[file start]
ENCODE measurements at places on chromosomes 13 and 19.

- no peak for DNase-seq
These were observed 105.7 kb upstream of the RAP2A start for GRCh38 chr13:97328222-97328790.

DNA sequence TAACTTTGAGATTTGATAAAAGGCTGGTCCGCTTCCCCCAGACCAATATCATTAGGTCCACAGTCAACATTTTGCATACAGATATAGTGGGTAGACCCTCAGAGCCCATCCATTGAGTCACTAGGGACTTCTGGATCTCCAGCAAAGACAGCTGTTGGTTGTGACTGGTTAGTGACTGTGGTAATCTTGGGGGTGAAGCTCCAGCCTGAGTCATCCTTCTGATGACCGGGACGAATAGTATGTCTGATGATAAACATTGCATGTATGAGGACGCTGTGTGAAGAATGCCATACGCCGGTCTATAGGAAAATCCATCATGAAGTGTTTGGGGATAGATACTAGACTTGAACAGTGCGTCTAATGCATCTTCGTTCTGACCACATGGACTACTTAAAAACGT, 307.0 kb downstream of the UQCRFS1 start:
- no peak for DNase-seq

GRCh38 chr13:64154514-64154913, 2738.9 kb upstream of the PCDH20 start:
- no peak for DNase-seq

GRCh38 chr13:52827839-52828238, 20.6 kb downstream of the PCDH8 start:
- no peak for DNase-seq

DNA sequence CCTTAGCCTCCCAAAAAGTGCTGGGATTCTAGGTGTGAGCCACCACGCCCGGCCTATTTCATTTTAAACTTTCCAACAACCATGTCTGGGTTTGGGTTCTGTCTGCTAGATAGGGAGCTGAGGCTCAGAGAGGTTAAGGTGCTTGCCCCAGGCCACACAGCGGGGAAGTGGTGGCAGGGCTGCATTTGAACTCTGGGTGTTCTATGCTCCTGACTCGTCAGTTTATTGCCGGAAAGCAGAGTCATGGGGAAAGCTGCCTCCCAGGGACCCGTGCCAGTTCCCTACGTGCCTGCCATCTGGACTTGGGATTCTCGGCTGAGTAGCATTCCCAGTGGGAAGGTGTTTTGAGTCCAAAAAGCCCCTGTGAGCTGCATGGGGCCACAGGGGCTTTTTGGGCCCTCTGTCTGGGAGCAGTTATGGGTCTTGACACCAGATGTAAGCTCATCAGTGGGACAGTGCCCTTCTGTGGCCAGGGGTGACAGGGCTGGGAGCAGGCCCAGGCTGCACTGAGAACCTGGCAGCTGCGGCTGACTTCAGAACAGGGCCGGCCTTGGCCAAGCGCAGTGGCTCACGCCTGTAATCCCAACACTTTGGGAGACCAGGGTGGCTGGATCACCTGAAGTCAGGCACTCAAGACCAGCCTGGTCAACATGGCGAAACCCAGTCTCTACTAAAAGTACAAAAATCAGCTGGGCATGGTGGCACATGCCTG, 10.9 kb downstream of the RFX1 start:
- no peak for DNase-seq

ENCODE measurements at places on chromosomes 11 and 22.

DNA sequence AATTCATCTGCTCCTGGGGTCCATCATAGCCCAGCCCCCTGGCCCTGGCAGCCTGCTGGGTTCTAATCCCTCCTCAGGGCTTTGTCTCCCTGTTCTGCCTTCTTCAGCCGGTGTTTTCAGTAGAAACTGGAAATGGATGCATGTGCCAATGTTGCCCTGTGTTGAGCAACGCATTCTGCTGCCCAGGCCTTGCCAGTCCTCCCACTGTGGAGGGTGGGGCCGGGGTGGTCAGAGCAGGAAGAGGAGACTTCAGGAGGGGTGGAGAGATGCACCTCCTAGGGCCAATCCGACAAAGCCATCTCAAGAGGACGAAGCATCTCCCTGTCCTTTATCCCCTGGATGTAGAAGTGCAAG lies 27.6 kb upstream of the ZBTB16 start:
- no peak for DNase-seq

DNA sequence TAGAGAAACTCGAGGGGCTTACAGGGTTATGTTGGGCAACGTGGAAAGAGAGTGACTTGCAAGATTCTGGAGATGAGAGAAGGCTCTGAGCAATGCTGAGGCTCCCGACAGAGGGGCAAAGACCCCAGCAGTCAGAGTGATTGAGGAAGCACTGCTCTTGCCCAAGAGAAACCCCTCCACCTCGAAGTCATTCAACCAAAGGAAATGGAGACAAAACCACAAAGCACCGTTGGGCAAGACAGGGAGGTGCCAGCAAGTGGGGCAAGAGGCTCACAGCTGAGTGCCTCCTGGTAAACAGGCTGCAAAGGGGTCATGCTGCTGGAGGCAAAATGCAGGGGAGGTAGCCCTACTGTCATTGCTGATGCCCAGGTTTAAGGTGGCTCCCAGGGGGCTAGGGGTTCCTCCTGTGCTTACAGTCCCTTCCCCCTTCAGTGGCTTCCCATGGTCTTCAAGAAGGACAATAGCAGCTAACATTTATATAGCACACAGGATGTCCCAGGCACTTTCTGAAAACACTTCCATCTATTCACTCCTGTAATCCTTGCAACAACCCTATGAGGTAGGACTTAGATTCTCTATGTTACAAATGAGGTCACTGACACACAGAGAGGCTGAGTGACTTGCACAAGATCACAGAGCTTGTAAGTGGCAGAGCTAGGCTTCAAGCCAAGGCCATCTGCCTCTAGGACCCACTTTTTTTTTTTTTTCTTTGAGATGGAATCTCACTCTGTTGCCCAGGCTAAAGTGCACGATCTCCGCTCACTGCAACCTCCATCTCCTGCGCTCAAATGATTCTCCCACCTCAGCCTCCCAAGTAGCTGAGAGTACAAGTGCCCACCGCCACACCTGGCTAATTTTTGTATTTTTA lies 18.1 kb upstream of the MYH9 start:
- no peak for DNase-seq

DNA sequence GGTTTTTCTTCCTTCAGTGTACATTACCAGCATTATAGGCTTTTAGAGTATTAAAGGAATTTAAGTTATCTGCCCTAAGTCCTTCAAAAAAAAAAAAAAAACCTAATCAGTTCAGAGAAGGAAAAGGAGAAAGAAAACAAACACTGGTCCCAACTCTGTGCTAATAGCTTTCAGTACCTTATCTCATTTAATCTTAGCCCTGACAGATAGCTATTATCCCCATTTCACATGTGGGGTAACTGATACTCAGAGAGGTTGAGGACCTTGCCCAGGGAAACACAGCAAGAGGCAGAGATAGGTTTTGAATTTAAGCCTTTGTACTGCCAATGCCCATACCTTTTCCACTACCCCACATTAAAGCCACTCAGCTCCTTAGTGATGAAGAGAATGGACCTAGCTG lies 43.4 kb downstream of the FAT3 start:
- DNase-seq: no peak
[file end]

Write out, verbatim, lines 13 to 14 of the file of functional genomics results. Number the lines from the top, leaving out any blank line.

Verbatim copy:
DNA sequence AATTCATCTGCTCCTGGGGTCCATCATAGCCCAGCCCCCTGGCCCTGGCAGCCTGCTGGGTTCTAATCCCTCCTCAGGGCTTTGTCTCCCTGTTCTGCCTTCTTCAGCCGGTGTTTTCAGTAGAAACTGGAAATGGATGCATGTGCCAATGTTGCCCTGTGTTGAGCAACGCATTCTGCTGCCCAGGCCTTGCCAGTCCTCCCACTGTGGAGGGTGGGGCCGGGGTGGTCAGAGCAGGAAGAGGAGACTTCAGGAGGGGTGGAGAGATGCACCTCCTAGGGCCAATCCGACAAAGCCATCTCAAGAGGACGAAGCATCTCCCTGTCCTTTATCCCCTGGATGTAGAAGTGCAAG lies 27.6 kb upstream of the ZBTB16 start:
- no peak for DNase-seq